Monday, April 2, 2012

Property Management Maintenance Practices to Preserve Property Values

Owning a rental can of course be a cumbersome task and require continual upkeep and maintenance by the Owner and/or the Property Management Company. The purpose of this article is to summarize some of the best ways to minimize your potential for large capital project costs by performing the routine maintenance that best preserves your property condition.

1. Frequent Inspections

The most important aspect of managing a rental property is performing routine inspections and ensuring that no small condition goes unnoticed. This is where a simple 30 minutes of your time can save you a lot of money down the road. Some Tenants may not report small problems to you and overtime the small leak under the kitchen sink could turn into a $500 repair project. Try to perform an internal inspection at least once every 6 months.

The other aspect about this is keeping in frequent contact with your Tenants. This is where many Land-lords drop the ball and it ends up costing them a lot of money in lost capital. The secret is to treat them like Gold. A Tenant that pays you every month deserves great treatment. Respond to their maintenance problems right away and return their calls right away. When you are not maintaining a great relationship with you Tenants, they will be much more likely to let you know when there is a minor problem BEFORE it develops into a major problem. That is the secret that is will save you a ton of time and energy.

2. Safety Hazards

During your inspections and definitely as soon as you start managing your property, perform a thorough review of all potential safety issues. Look for things like:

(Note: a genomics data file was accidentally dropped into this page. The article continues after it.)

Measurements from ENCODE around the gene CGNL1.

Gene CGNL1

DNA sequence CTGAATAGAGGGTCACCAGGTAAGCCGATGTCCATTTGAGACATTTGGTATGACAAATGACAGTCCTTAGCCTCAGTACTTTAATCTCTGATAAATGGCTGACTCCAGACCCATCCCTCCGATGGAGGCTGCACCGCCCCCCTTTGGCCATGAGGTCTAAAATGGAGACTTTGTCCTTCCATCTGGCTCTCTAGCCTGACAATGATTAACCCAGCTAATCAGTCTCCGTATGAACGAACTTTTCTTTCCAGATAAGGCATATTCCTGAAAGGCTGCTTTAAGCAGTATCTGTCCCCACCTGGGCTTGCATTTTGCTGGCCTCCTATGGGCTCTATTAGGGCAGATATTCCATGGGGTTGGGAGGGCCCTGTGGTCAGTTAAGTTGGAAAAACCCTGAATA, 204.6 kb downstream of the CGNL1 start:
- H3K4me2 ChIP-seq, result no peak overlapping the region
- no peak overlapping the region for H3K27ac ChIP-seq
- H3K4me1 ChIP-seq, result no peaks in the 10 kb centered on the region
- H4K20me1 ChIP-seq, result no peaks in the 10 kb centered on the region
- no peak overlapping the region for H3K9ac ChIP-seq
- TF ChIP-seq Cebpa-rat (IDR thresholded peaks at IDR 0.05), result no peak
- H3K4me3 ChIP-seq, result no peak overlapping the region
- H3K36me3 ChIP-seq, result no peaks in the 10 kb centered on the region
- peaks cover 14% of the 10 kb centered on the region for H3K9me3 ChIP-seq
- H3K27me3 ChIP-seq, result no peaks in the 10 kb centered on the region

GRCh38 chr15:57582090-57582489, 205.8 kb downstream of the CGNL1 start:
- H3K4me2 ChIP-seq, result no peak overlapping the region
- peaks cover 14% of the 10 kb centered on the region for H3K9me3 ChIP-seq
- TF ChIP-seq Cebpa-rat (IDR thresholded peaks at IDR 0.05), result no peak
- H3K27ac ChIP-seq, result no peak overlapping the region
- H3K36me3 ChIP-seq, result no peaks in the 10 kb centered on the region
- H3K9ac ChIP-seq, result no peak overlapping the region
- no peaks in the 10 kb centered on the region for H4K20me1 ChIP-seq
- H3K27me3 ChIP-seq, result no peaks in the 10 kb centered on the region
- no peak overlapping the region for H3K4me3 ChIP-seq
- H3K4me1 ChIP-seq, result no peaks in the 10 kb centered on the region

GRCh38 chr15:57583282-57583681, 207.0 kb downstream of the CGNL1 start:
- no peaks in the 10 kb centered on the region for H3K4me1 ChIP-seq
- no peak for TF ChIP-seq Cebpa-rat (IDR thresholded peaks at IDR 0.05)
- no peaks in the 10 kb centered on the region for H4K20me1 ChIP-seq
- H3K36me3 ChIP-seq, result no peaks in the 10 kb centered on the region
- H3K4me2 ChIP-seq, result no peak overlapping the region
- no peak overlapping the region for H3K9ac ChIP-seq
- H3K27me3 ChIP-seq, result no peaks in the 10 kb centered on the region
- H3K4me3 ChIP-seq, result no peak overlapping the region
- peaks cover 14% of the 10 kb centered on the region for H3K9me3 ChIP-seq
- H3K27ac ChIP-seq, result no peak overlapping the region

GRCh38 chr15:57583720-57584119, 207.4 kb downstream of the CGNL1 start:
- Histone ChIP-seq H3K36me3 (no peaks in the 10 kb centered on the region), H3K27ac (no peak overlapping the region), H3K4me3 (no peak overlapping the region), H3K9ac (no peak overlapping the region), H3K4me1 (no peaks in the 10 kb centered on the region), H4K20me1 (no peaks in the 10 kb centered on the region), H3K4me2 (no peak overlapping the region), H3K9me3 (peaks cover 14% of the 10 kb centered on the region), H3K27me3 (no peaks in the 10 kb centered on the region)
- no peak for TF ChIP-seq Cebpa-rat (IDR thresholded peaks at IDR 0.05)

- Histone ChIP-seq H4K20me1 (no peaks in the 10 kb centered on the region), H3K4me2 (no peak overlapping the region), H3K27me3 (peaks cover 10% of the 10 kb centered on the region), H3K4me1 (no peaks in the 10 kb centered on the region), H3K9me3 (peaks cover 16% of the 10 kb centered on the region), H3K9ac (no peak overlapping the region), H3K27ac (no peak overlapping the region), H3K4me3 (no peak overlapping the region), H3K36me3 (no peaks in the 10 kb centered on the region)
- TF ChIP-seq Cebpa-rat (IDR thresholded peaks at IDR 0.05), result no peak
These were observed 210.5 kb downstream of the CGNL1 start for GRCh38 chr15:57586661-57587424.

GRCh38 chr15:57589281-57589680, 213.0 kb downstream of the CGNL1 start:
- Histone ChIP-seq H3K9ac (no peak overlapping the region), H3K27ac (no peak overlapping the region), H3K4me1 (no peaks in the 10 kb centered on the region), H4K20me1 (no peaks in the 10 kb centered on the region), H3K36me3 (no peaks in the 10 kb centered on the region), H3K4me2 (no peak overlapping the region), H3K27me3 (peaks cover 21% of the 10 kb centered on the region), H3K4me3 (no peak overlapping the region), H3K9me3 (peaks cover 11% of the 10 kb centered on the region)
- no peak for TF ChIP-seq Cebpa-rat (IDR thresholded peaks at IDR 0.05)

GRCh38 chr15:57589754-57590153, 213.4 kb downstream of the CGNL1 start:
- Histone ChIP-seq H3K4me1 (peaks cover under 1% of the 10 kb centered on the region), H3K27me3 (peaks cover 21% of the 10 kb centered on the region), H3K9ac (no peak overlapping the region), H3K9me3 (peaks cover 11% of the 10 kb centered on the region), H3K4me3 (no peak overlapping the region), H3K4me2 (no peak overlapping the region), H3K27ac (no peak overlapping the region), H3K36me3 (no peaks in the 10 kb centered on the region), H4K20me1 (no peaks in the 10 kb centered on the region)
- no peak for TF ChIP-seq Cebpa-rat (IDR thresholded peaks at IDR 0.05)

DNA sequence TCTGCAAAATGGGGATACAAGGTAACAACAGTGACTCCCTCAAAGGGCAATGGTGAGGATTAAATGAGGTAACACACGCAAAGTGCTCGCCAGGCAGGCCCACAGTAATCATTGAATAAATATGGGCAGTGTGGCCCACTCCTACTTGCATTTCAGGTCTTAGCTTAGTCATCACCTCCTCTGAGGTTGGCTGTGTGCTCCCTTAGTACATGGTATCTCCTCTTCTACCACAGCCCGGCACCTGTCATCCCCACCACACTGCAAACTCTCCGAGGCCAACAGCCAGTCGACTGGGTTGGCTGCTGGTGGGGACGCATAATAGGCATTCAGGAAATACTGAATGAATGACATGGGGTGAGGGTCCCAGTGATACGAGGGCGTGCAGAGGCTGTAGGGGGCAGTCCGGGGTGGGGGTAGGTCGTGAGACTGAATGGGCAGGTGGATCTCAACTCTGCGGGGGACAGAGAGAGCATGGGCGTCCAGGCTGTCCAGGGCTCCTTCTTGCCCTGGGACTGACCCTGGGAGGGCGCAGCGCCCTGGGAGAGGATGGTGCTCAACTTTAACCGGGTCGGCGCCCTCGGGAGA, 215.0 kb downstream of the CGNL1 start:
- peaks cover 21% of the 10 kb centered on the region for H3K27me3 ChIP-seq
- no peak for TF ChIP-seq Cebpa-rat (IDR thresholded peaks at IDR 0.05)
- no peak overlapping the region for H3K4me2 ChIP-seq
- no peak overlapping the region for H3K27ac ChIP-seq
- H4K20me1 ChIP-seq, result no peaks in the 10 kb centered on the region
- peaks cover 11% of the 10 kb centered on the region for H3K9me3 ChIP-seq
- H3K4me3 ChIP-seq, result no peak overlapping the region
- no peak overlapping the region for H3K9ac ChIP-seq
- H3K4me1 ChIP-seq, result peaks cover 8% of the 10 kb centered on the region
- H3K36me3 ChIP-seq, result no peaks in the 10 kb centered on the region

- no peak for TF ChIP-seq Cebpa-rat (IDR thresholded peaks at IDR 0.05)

- outside trip hazards
- check all smoke alarm batteries
- carbon dioxide alarms
- check chart GFCI outlets respond accordingly
- check for proper grounding and operation of all normal outlets as well
- water heater straps
- cracked windows and all windows operate correctly
- handrail structural sturdiness

3. Water Leaks

Try to time your inspections so that you are there during a rainstorm. This will allow you to perform a roof check. Climb inside the attic and double check that there is no noticeable signs of leakage. This is really more applicable for older homes that may be more susceptible to having a roof leak.

Other places to look for water leaks are under every sink. At every toilet, stand around the bowl on the floor and see if there are any soft spots. If there is anywhere that there is a soft spot, you will need to have that toilet bowl removed and potentially need to repair the wood, but definitely you will need to install a new wax seal. When there is a soft spot around the floor that means that the wax ring is lacking and will ned to be repaired.

The other place is around the tubs and showers. Look for wet spots around the tub, soft spots, etc. that could indicate a leaky area or an enclosure that is not keeping the water in the tub or shower area. Also, keep a close eye for any mold starting, that can be whole different issue and requires immediate attention.

4. HVAC Filters

This is a very common area that Tenants may not keep up on and can cost you money in HVAC equipment. For example, if a Tenant does not regularly replace the filters, then they clog up and restrict airflow. Your heater and air-conditioning systems then have to work proportionally harder to generate the necessary amount of heating and/or cooling to get the temperature set point where you want it. Over time, this takes a toll on your systems and will lead to premature degradation and replacement and repair of a system long before it should have been due, costing you more capital outlay.

1 comment:

  1. Great Information. That sounds pretty cool. Really helpful thanks for the Article, Great job, Keep posting interesting matters here. Looking forward to it. Thanks and keep it up! All the Best.


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